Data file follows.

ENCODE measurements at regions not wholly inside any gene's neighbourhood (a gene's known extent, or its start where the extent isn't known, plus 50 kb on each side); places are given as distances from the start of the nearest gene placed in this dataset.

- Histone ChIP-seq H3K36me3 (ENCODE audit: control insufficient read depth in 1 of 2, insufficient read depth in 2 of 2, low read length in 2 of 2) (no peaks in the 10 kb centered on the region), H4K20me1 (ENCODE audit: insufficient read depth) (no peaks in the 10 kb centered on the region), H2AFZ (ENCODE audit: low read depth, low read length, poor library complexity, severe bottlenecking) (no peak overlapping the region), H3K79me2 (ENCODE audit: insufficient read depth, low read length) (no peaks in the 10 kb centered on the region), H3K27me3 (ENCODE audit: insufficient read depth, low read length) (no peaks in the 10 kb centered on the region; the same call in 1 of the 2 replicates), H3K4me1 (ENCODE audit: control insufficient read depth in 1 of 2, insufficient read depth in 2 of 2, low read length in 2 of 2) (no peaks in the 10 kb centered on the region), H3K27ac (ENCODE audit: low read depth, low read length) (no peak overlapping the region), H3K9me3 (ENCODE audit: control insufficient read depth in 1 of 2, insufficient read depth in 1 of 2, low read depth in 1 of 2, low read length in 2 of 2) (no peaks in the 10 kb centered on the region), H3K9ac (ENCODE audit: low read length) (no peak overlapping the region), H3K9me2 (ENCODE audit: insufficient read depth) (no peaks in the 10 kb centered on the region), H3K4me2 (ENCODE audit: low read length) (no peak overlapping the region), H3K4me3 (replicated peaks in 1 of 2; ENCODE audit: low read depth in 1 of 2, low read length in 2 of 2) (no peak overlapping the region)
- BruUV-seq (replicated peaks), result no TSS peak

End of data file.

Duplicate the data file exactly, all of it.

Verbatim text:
ENCODE measurements at regions not wholly inside any gene's neighbourhood (a gene's known extent, or its start where the extent isn't known, plus 50 kb on each side); places are given as distances from the start of the nearest gene placed in this dataset.

- Histone ChIP-seq H3K36me3 (ENCODE audit: control insufficient read depth in 1 of 2, insufficient read depth in 2 of 2, low read length in 2 of 2) (no peaks in the 10 kb centered on the region), H4K20me1 (ENCODE audit: insufficient read depth) (no peaks in the 10 kb centered on the region), H2AFZ (ENCODE audit: low read depth, low read length, poor library complexity, severe bottlenecking) (no peak overlapping the region), H3K79me2 (ENCODE audit: insufficient read depth, low read length) (no peaks in the 10 kb centered on the region), H3K27me3 (ENCODE audit: insufficient read depth, low read length) (no peaks in the 10 kb centered on the region; the same call in 1 of the 2 replicates), H3K4me1 (ENCODE audit: control insufficient read depth in 1 of 2, insufficient read depth in 2 of 2, low read length in 2 of 2) (no peaks in the 10 kb centered on the region), H3K27ac (ENCODE audit: low read depth, low read length) (no peak overlapping the region), H3K9me3 (ENCODE audit: control insufficient read depth in 1 of 2, insufficient read depth in 1 of 2, low read depth in 1 of 2, low read length in 2 of 2) (no peaks in the 10 kb centered on the region), H3K9ac (ENCODE audit: low read length) (no peak overlapping the region), H3K9me2 (ENCODE audit: insufficient read depth) (no peaks in the 10 kb centered on the region), H3K4me2 (ENCODE audit: low read length) (no peak overlapping the region), H3K4me3 (replicated peaks in 1 of 2; ENCODE audit: low read depth in 1 of 2, low read length in 2 of 2) (no peak overlapping the region)
- BruUV-seq (replicated peaks), result no TSS peak